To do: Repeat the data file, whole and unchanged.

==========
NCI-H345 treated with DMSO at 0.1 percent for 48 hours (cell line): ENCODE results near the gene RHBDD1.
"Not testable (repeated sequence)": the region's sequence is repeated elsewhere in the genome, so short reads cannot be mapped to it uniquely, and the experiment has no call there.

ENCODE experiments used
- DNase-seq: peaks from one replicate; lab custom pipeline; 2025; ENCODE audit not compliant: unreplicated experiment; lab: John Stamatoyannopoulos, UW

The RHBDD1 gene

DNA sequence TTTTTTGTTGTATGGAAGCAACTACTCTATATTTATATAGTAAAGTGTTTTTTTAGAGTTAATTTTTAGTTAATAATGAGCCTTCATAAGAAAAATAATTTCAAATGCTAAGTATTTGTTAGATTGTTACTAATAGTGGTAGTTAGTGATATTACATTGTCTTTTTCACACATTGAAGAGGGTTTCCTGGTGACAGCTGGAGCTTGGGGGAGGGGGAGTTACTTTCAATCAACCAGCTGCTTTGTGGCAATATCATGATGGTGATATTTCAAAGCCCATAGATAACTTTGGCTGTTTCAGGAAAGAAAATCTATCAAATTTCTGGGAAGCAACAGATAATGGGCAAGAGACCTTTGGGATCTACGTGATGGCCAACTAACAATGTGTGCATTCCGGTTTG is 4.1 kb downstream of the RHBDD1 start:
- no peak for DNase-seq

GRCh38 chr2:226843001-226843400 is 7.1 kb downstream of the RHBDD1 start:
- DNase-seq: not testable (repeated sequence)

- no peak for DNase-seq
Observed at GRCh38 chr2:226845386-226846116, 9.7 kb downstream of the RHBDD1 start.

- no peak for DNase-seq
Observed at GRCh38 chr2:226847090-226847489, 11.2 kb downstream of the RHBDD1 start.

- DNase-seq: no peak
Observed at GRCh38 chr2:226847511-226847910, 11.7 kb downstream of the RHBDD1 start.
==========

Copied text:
NCI-H345 treated with DMSO at 0.1 percent for 48 hours (cell line): ENCODE results near the gene RHBDD1.
"Not testable (repeated sequence)": the region's sequence is repeated elsewhere in the genome, so short reads cannot be mapped to it uniquely, and the experiment has no call there.

ENCODE experiments used
- DNase-seq: peaks from one replicate; lab custom pipeline; 2025; ENCODE audit not compliant: unreplicated experiment; lab: John Stamatoyannopoulos, UW

The RHBDD1 gene

DNA sequence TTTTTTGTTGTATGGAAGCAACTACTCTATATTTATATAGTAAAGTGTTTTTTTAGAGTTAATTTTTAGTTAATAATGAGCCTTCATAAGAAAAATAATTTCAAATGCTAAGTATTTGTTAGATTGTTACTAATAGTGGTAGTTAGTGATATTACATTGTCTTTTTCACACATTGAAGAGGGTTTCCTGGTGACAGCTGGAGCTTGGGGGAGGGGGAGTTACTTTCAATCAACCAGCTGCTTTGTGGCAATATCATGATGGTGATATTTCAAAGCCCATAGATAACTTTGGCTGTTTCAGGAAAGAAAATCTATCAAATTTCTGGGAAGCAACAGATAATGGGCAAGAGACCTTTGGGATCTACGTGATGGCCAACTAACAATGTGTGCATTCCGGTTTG is 4.1 kb downstream of the RHBDD1 start:
- no peak for DNase-seq

GRCh38 chr2:226843001-226843400 is 7.1 kb downstream of the RHBDD1 start:
- DNase-seq: not testable (repeated sequence)

- no peak for DNase-seq
Observed at GRCh38 chr2:226845386-226846116, 9.7 kb downstream of the RHBDD1 start.

- no peak for DNase-seq
Observed at GRCh38 chr2:226847090-226847489, 11.2 kb downstream of the RHBDD1 start.

- DNase-seq: no peak
Observed at GRCh38 chr2:226847511-226847910, 11.7 kb downstream of the RHBDD1 start.